Skip to content

Study, Forget, Rinse, Repeat

March 8, 2011

Today there was one of those convergences that sometimes happens. First I read about högskoleprovet in DN. Then ChartsBin had a map with the number of researchers per million inhabitants by country. Mixed feelings; Sweden was quite high at 7th place but on the other hand every other Nordic country was ahead of us. And how we have dropped in recent years.

Högskoleprovet draws nearer (April 2) and this year I’ll be doing it for the third time. The reason why is mostly because they are doing a rehaul of the test come autumn. The maths portion is said to be extended to about 50% of the total test. Even as this wouldn’t disfavour me, change is change and change is always a source of anxiety.

The results from högskoleprovet are valid for five years, with the currently highest result overriding the others. So if you score 1.6 one year and 1.3 two years later, the 1.3 score wouldn’t attain validity until three years later (5 years after 1.6). In the reverse scenario where you get a higher score on the second one, it of course is valid immediately.

My luxury problem is that my latest result was the maximum 2.0. This means I have to get the same score unless I want my active score to bump down in two years or whenever it is my old one expires.

Of course I will probably do the new version anyways, just to see how it’ll be. But the security of a result in the backpack would ease the stress.

People around me keep telling me I should go to university to study. When I remain hesitant to the whole affair I am generally met with considerable perplexity and a great frowning of faces. That’s usually when I defend my lack of scholastic ambition by saying I have no idea what to study. They ask what I am interested in and I say “pretty much everything” and then they tend to fall back to saying I should study “something with computers.”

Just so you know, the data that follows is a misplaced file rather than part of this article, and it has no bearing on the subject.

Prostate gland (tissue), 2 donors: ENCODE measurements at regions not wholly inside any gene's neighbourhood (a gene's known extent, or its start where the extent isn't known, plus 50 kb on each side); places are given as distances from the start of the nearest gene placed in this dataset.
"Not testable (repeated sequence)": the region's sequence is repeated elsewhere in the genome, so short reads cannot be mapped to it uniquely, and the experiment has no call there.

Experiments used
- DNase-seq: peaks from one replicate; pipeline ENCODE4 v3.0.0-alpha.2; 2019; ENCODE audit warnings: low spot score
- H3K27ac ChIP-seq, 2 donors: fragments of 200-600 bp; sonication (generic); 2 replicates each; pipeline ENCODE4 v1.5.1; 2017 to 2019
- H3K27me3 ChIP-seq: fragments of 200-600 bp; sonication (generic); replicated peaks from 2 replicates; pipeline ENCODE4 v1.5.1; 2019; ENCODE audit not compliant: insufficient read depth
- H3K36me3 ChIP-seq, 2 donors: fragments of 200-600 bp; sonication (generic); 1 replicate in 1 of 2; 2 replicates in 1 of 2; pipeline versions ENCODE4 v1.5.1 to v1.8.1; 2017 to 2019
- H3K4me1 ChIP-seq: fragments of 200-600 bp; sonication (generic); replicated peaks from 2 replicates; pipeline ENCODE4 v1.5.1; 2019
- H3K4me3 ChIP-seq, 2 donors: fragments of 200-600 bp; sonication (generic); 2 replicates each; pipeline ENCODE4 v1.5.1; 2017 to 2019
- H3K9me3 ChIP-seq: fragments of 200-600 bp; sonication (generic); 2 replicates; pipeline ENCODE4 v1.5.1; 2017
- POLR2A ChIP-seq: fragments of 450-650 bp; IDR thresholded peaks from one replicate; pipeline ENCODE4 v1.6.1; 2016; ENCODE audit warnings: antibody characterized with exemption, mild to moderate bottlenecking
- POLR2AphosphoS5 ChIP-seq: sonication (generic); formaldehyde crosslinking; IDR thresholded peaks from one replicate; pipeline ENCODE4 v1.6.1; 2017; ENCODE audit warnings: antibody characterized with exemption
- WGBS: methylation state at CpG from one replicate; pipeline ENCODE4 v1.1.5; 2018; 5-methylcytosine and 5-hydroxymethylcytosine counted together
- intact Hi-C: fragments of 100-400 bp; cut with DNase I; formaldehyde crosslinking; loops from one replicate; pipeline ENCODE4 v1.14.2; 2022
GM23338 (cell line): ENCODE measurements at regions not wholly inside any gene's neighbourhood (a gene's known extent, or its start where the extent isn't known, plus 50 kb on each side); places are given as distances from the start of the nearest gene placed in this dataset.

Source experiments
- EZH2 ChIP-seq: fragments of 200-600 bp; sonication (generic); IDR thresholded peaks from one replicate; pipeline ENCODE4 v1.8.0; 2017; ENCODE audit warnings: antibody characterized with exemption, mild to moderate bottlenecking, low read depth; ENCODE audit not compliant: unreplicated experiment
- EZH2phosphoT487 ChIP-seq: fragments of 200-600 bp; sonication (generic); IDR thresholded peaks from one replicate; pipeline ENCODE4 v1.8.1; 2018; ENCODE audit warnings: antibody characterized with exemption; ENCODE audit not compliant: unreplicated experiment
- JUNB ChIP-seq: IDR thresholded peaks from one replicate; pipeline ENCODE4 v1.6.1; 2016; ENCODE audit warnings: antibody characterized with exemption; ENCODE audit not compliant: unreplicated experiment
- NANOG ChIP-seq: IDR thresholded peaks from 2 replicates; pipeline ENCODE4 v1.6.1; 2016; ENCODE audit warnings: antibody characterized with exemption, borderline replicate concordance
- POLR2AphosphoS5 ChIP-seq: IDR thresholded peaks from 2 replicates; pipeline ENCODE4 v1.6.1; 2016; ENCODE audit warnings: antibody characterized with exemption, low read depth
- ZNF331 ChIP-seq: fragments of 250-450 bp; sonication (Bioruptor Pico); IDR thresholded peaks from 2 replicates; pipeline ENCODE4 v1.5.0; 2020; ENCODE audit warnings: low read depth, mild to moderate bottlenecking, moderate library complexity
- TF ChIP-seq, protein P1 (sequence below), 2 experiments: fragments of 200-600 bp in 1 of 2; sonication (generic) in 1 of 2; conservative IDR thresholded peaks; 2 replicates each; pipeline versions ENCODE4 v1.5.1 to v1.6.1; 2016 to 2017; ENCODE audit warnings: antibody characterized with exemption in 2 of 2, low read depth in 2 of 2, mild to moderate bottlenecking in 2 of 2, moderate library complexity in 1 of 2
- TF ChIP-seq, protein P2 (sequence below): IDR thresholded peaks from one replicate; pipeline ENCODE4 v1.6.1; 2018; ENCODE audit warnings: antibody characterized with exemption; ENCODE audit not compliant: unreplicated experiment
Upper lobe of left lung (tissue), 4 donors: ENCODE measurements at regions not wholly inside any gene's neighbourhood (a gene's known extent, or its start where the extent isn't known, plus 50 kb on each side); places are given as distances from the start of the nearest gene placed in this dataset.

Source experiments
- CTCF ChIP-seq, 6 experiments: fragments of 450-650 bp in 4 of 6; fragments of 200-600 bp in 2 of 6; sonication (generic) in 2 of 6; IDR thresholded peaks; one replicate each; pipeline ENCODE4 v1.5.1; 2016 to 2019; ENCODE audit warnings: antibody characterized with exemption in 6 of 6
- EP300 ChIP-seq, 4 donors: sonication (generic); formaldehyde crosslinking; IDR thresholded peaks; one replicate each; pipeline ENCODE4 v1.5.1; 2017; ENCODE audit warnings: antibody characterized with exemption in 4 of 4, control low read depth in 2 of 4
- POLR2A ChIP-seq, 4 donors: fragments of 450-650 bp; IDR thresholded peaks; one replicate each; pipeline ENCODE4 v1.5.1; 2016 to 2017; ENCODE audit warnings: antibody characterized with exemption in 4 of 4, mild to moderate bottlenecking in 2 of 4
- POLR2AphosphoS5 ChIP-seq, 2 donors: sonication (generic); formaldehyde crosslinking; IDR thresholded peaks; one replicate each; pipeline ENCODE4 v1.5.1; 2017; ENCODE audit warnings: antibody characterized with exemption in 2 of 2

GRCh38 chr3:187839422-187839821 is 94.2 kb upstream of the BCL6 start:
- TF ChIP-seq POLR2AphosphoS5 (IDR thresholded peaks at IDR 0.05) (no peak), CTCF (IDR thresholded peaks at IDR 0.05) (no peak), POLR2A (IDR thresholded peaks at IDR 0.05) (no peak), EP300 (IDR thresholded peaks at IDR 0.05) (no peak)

People!

But I guess they might have a point. University courses are neat to put on the resumé and this society is under the impression that education has more than a coincidental relationship with competence. To me, going to school has never been about learning things and always about killing time and getting a piece of paper claiming I know things.

The Swedish school system is essentially two parts; one obligatory 9-year part (“grundskolan”) and one 3-year voluntary part (“gymnasiet”). Let’s call em GR and GY.

GR used to be split into 3 stages à 3 years, but is now split into 1-5 and 6-9. Grades were not set until the 8th year, and since only the grades from the spring semester of the 9th were relevant for applying to GY, my careface was well-used throughout GR.

My suspicious attitude towards higher studies is built from the experience I had whenever I transitioned between stages. At end of year 3, they said “oh in the middle stage, there’ll be homework everyday so no more funny business and no two ways about it!”. Same with year 6… I think. My class was caught in the transition between the old 3 stage system and the new 2 stage one. It was definitely said at the end of GR; GY was supposed to be study study study everyday for hours and srs bsns all around.

A lie of course.

GY was the easiest thing ever. I went to fewer classes than I ever had before and mostly just spent my days in a computer room or playing chess in the library. Still my grades significantly improved compared to GR.

So when university is talked about as if it matters I remain sceptical. I go ahead and jump to the conclusion that university is only good for the piece of paper, just like every preceding scholastic unit. I expect no personal growth or quantum leap of knowledge.

So my motivation is not exactly high.